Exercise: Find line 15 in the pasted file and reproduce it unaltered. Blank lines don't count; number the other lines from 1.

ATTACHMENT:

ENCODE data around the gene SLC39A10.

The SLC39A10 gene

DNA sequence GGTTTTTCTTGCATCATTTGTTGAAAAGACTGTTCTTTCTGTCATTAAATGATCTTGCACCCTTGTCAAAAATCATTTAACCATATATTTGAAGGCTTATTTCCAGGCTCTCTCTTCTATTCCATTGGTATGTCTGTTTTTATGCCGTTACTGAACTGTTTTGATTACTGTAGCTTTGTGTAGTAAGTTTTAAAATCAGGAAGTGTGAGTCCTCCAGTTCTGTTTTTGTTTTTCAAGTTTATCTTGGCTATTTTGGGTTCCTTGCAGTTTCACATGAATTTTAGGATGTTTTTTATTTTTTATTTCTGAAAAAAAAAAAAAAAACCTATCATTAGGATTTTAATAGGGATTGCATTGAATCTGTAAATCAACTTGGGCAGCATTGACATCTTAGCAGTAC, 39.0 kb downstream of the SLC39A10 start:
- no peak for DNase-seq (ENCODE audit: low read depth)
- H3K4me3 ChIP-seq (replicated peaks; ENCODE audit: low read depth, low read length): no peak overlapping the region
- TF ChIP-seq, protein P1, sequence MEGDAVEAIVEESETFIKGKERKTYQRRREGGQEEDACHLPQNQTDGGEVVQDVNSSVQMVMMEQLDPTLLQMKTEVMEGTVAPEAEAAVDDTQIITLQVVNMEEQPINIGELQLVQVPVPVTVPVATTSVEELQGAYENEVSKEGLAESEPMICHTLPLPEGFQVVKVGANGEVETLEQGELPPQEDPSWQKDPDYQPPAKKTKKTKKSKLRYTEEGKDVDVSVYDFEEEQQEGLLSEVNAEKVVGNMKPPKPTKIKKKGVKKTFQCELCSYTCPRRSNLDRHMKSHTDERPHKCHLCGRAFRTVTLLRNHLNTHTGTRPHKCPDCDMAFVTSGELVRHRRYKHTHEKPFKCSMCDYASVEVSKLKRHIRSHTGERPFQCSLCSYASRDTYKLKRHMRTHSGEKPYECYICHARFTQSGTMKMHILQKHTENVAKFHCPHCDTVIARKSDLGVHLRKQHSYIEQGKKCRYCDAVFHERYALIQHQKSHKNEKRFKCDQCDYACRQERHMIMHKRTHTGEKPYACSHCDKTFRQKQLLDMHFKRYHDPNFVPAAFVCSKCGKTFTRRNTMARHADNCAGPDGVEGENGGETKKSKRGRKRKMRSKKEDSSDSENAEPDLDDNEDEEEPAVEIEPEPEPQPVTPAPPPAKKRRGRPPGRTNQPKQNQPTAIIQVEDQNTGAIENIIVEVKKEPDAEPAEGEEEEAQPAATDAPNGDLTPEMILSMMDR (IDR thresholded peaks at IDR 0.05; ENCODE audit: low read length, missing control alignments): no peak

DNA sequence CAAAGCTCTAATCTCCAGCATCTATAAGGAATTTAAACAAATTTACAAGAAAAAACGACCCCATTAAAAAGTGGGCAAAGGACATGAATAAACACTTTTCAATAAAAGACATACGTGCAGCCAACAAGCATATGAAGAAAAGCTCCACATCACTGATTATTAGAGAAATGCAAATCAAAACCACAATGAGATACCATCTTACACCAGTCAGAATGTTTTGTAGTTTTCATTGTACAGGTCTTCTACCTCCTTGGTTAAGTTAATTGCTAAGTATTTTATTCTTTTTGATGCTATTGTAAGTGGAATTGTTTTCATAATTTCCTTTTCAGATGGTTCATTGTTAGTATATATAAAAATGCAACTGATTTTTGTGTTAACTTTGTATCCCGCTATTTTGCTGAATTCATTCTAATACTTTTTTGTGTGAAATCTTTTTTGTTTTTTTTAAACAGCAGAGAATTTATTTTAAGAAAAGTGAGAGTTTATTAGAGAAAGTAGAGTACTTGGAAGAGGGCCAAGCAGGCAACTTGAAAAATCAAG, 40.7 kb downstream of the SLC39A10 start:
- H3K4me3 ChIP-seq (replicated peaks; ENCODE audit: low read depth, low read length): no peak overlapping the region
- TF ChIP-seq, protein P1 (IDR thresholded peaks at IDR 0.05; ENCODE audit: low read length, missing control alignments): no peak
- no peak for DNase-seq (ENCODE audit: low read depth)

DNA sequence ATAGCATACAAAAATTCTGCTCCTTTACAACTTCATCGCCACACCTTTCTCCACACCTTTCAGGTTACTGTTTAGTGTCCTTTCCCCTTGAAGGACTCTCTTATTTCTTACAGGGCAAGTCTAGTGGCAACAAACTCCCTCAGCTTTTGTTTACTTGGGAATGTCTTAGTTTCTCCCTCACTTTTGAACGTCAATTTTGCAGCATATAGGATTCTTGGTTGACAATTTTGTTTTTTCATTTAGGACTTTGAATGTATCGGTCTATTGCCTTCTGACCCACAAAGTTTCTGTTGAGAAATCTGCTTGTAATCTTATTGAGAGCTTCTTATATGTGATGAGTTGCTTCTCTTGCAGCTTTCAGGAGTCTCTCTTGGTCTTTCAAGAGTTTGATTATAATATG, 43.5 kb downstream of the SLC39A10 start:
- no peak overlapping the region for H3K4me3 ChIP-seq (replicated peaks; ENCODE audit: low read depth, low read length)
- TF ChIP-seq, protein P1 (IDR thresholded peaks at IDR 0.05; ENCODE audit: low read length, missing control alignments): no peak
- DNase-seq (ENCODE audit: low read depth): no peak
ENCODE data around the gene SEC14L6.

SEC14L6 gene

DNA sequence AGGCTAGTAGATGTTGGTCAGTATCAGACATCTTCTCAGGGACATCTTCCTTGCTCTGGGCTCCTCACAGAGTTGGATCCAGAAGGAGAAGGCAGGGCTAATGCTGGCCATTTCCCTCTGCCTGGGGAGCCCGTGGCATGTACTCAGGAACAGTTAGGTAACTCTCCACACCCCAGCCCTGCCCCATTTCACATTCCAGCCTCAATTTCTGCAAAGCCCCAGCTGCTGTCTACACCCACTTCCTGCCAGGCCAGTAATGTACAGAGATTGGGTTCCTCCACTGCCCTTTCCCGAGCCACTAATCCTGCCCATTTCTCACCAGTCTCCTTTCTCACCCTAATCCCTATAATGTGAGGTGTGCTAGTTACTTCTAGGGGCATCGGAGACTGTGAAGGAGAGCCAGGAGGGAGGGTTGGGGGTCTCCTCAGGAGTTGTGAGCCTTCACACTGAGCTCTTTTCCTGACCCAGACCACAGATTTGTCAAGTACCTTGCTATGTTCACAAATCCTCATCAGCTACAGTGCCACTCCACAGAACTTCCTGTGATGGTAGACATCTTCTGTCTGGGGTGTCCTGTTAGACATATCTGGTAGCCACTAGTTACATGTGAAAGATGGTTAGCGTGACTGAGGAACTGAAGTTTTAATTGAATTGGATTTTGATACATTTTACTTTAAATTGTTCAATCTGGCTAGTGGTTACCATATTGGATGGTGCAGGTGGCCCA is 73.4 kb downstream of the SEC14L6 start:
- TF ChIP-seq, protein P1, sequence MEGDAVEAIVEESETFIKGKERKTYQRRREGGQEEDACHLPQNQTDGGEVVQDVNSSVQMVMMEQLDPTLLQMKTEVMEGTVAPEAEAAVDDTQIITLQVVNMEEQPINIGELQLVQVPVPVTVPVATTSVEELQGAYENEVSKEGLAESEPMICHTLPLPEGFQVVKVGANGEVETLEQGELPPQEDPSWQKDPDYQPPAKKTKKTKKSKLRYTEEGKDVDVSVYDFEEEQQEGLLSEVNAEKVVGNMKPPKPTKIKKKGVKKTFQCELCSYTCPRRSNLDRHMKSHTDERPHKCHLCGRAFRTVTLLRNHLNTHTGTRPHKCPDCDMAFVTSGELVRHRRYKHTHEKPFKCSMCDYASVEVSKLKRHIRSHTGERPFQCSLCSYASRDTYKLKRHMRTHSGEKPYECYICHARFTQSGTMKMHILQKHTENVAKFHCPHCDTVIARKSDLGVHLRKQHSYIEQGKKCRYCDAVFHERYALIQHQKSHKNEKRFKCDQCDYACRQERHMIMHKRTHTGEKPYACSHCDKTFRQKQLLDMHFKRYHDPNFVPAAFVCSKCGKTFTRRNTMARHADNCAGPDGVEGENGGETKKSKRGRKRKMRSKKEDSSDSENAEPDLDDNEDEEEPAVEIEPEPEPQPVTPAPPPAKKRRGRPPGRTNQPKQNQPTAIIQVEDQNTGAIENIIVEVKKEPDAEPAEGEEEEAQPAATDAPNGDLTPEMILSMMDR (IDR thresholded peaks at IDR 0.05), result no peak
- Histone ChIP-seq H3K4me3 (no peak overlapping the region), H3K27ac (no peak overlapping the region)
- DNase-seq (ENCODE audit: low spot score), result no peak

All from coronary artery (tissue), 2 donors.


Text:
ENCODE data around the gene SEC14L6.